Monday, May 4, 2009

The Problem with Buddhism

I just discovered this 2003 Slate article by John Horgan: Buddhist Retreat: Why I Gave Up on Finding My Religion. Here are some of the highlights...

"Four years ago, I joined a Buddhist meditation class and began talking to (and reading books by) intellectuals sympathetic to Buddhism. Eventually, and regretfully, I concluded that Buddhism is not much more rational than the Catholicism I lapsed from in my youth." Why?

"The Buddhist doctrine of
anatta...holds that the self is an illusion...our perception of our minds as discrete, unified entities is an illusion foisted upon us by our clever brains..."

"Much more dubious is Buddhism's claim that perceiving yourself as in some sense unreal will make you happier and more compassionate...To someone who sees himself and others as unreal, human suffering and death may appear laughably trivial. This may explain why some Buddhist masters have behaved more like nihilists than saints. Chogyam Trungpa, who helped introduce Tibetan Buddhism to the United States in the 1970s, was a promiscuous drunk and bully, and he died of alcohol-related illness in 1987. Zen lore celebrates the sadistic or masochistic behavior of sages such as Bodhidharma, who is said to have sat in meditation for so long that his legs became gangrenous.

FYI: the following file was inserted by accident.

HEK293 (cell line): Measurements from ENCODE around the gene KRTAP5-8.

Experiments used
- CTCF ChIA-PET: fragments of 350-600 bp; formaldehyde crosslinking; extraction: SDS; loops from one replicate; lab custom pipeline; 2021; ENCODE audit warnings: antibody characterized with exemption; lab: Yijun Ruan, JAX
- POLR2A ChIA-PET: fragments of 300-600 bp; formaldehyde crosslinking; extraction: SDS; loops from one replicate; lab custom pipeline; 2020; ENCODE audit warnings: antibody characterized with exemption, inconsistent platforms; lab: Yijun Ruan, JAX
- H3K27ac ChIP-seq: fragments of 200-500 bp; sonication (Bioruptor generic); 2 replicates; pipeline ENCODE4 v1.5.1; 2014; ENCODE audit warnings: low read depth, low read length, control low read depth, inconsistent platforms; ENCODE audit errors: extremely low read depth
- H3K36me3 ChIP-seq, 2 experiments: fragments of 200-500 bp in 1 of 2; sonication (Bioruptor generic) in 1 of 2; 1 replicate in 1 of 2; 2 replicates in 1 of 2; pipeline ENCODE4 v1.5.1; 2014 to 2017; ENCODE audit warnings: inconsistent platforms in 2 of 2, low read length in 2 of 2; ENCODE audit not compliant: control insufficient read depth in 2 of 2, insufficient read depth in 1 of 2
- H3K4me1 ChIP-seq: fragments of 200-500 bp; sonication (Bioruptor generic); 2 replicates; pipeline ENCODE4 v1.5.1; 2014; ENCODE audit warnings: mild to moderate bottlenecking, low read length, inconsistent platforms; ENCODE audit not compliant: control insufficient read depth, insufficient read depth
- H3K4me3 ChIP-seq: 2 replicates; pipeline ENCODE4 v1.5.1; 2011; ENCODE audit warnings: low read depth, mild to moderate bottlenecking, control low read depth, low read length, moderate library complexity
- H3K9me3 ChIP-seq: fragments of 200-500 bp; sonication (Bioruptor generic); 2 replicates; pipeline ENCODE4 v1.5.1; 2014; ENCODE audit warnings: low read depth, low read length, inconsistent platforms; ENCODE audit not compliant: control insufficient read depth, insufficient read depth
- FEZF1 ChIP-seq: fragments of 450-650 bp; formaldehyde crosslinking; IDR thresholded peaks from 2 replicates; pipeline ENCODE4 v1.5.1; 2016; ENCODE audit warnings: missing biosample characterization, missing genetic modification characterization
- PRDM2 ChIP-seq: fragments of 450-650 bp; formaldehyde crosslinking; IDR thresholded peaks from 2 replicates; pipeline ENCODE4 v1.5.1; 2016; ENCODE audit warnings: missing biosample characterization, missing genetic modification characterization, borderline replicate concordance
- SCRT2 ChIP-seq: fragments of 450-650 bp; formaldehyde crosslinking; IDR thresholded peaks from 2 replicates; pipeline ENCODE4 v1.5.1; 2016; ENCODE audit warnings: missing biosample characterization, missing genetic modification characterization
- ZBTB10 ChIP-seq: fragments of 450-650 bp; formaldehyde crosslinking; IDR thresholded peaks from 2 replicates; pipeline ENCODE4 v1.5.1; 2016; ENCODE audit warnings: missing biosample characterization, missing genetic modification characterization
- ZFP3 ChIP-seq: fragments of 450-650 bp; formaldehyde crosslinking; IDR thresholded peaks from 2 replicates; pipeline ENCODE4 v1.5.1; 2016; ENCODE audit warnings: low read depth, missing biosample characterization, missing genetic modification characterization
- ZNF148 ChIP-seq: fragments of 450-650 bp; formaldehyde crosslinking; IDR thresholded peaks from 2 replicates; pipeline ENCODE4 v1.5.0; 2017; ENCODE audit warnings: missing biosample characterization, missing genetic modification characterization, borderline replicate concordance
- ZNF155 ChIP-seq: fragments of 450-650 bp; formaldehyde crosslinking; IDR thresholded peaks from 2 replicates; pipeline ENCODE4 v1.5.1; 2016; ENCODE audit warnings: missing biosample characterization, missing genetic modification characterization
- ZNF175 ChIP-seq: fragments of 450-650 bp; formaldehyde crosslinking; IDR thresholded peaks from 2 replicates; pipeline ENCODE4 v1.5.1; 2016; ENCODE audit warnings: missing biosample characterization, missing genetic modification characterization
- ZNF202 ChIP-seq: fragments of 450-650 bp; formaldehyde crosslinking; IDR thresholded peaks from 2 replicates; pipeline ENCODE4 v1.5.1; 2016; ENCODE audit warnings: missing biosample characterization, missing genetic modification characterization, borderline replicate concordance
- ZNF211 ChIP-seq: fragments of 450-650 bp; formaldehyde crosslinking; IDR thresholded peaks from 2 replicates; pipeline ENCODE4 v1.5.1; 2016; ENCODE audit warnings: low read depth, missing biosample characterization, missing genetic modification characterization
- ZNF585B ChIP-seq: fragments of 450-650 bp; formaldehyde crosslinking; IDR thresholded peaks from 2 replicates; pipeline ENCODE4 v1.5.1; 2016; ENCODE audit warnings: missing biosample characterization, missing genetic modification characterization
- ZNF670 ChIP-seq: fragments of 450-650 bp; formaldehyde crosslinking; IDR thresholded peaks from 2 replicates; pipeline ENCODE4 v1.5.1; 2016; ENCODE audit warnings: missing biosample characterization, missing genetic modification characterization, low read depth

"What's worse, Buddhism holds that enlightenment makes you morally infallible... Even the otherwise sensible James Austin perpetuates this insidious notion. 'Wrong' actions won't arise,' he writes, 'when a brain continues truly to express the self-nature intrinsic to its [transcendent] experiences.' Buddhists infected with this belief can easily excuse their teachers' abusive acts as hallmarks of a "crazy wisdom" that the unenlightened cannot fathom.

"But what troubles me most about Buddhism is its implication that detachment from ordinary life is the surest route to salvation. Buddha's first step toward enlightenment was his abandonment of his wife and child, and Buddhism (like Catholicism) still exalts male monasticism as the epitome of spirituality. It seems legitimate to ask whether a path that turns away from aspects of life as essential as sexuality and parenthood is truly spiritual. From this perspective, the very concept of enlightenment begins to look anti-spiritual: It suggests that life is a problem that can be solved, a cul-de-sac that can be, and should be, escaped."

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